Rosen Blood Vol. 1 Is a Solid Paranormal Romance With a Few Tricks Up Its Sleeves

Paranormal romance stories have long been a lucrative subgenre and have a solid place in our collective subconscious. Manga is no exception to this rule as it seems, no matter the demographic, there will always be readers who want to see romances between a beautiful human and something decidedly less so. Guys have their monster girls, and girls have their pretty vampire and werewolf boys. Rosen Blood Vol. 1 focuses on the latter, specifically a group of vampire boys and the helpless girls who fall to their charms. Rosen Blood doesn't take many risks with the paranormal romance genre, but it does have a few surprising turns.

Rosen Blood follows a young woman named Stella, who survived a tragic carriage accident while on her way to begin work for a wealthy family as their maid. She wakes up in a fancy bedroom and discovers that her saviors are four gorgeous men. However, she quickly learns that these men are not all that they seem and that there are some bizarre happenings in the mansion -- the same mansion where she now lives and works as a maid.

Rosen Blood bursts right out the gate with everything that a reader could expect from a paranormal romance manga like this. Charming, dangerous pretty boys? Check. A mousey, timid, yet beautiful, female lead? Check. An aching, forbidden love between a human woman and vampire men? Rosen Blood has that in droves. Also, being a publication of Viz Media's subsidiary publishing house, Shojo Beat, expect to see a lot of pretty artwork.

Pretty is an understatement. Rosen Blood is gorgeous. Everything from the character designs to the scenery is chock-full of fanciful lines, dreamy designs and beautifully detailed gothic backdrops. Fans of gothic romance will eat this manga up, but for other readers, Rosen Blood might be a turn-off with its reliance on predictable romance tropes and somewhat hackneyed cliches. For instance, the manga loves to fall back on the trope of the defenseless dame surrounded by men who get a little too handsy. One too many lines go into the territory of, "I'm a vampire but your blood is so intoxicating!" but it's at least good enough for an eye-roll and a snicker.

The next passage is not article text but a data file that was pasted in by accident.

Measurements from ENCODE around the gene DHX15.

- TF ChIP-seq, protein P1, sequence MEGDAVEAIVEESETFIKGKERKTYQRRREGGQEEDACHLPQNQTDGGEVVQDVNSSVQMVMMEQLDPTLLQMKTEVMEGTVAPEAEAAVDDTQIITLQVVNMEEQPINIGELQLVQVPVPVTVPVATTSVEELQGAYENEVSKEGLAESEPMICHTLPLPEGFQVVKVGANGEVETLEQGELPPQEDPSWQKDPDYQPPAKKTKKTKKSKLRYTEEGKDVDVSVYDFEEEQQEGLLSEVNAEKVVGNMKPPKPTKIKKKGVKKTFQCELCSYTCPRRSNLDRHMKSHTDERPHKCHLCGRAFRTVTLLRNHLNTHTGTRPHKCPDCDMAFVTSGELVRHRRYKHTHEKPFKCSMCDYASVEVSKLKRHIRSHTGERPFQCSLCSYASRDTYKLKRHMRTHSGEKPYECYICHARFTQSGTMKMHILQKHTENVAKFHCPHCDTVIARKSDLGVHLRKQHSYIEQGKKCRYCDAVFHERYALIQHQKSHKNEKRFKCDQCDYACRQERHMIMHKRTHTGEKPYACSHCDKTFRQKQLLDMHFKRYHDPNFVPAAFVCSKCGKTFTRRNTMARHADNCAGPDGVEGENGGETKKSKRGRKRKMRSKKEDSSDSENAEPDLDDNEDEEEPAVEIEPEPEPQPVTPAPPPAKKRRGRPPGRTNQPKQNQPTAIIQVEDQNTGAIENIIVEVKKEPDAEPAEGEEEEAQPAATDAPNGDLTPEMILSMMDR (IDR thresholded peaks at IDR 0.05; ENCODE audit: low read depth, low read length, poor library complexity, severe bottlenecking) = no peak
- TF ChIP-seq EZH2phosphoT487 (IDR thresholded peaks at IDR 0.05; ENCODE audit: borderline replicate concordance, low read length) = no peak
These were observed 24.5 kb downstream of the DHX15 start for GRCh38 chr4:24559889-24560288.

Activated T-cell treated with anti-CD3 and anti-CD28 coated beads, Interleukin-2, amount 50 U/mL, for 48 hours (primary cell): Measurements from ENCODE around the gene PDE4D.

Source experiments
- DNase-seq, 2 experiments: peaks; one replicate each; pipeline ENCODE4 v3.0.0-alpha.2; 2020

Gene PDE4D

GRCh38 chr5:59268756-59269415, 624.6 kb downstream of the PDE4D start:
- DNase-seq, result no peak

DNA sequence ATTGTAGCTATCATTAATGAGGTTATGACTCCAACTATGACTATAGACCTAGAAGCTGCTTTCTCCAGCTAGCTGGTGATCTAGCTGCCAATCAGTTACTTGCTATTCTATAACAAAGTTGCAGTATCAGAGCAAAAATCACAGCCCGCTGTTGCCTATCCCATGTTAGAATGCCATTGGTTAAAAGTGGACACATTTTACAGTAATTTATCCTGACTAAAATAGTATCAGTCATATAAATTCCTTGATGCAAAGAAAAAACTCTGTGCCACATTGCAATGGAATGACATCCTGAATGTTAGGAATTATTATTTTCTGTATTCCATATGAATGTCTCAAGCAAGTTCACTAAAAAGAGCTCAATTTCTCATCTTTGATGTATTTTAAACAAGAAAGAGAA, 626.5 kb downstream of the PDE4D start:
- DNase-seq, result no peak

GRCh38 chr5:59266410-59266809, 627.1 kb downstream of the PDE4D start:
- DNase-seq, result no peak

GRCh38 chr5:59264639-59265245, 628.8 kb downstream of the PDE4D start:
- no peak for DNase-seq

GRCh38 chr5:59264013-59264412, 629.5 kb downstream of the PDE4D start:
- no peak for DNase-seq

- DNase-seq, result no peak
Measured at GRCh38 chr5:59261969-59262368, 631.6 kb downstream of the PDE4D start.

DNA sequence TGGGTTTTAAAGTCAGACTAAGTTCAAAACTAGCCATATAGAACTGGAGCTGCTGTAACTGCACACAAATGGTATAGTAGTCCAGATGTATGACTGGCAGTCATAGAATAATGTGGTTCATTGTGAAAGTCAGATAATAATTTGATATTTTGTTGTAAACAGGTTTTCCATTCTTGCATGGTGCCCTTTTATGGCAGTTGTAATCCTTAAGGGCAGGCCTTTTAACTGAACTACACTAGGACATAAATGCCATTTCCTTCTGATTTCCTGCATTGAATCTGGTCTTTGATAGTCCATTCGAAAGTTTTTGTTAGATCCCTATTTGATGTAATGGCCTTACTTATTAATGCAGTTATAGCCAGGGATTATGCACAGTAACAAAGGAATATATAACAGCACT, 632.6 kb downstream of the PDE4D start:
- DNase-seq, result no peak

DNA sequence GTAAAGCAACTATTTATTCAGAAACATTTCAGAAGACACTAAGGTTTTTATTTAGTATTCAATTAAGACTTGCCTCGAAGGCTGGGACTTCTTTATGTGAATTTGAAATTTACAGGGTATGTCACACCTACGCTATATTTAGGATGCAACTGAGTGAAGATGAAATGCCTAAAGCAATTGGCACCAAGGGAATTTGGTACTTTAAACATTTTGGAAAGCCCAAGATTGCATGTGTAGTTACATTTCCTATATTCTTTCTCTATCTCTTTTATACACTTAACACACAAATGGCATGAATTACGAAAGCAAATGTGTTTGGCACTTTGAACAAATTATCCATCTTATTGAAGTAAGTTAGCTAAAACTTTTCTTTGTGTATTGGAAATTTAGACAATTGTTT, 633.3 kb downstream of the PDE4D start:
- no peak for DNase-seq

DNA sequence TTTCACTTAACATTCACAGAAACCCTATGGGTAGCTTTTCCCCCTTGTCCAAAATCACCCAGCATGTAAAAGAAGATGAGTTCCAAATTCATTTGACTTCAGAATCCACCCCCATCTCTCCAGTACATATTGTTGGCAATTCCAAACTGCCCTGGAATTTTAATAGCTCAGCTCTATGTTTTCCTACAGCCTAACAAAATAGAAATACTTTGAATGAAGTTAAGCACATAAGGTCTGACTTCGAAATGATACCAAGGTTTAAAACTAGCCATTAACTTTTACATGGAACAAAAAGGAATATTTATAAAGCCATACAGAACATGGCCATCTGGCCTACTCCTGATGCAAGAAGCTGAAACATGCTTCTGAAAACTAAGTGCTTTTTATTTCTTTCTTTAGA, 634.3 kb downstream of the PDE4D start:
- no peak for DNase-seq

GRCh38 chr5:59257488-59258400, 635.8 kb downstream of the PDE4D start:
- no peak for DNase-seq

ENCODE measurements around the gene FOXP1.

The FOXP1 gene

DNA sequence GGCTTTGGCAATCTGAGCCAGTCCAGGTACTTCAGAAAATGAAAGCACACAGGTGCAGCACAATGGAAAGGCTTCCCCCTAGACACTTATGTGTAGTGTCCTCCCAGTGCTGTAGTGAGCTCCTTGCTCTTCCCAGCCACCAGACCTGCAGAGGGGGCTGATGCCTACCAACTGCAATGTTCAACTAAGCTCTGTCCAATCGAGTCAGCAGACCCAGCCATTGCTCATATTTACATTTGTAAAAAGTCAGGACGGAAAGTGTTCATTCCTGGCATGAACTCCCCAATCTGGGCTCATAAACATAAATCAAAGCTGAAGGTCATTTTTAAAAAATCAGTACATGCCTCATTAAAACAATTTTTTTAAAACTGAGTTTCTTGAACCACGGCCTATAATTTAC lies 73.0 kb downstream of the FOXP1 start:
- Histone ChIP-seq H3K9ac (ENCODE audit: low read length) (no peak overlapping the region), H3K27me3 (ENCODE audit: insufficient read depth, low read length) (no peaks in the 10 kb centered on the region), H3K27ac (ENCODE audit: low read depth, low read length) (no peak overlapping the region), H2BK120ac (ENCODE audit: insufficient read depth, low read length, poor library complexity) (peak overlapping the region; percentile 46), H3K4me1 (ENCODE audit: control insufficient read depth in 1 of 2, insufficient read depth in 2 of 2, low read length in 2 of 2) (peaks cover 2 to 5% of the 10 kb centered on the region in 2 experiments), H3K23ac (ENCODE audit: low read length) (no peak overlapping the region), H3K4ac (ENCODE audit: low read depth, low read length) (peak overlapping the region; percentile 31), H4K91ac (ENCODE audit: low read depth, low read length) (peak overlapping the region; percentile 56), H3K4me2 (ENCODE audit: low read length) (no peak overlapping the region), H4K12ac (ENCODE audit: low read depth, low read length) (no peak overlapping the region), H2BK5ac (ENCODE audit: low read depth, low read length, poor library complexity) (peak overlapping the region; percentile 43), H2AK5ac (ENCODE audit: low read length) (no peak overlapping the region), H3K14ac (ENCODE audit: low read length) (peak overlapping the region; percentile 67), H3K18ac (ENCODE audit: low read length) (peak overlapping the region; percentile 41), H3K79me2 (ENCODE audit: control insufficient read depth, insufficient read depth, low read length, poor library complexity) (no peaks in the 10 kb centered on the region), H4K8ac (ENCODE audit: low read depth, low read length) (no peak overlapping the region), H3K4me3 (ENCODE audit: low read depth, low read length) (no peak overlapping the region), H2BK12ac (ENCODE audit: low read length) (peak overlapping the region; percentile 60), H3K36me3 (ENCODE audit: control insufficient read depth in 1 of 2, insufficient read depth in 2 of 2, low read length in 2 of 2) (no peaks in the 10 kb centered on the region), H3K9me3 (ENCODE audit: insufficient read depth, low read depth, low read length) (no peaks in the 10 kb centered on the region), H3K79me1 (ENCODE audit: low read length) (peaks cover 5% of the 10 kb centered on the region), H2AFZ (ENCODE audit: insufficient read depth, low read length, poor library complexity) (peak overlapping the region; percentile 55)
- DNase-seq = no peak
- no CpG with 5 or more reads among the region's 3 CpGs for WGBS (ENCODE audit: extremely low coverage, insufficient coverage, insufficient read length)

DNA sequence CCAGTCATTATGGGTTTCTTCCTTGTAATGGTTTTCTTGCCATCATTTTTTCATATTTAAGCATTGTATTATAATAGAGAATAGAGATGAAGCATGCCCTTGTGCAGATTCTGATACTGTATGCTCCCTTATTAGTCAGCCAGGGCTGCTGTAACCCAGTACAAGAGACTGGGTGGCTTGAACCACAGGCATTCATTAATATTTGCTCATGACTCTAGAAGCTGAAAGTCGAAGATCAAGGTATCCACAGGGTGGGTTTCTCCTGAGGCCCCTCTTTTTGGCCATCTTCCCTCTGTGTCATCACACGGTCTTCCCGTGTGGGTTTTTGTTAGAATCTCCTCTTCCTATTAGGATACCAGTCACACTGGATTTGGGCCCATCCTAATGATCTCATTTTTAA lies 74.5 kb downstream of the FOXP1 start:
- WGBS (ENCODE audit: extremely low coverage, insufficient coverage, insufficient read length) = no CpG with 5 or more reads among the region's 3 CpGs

Another problem with Rosen Blood is the pacing. The story sometimes moves at such a breakneck speed that it does not allow the reader to relish the world it creates. Considering that this is a gothic romance story, for fans of such a spooky genre, one of the critical elements of it is building tension and atmosphere. While Rosen Blood has the atmospheric style, it lacks the tension-building substance of other gothic-romance horror stories. However, this is not to say that Rosen Blood is bad; in fact, it does a few things with its plot quite well. One of them involves how it plays with traditional vampire story elements.  Rosen Blood takes the vampire mythos and, in a surprising twist, turns it on its head. The result is an intriguing subversion of vampire lore, which is morbid but never takes such morbidity to the degree that it feels gratuitous.

As for everything else, Rosen Blood is a middle-of-the-road and by-the-book paranormal romance story that knows exactly what its audience wants and provides a generous helping. Rosen Blood is such moody, silly and stunning gothic feast for the eyes that fans of the genre will have plenty to sink their teeth into.


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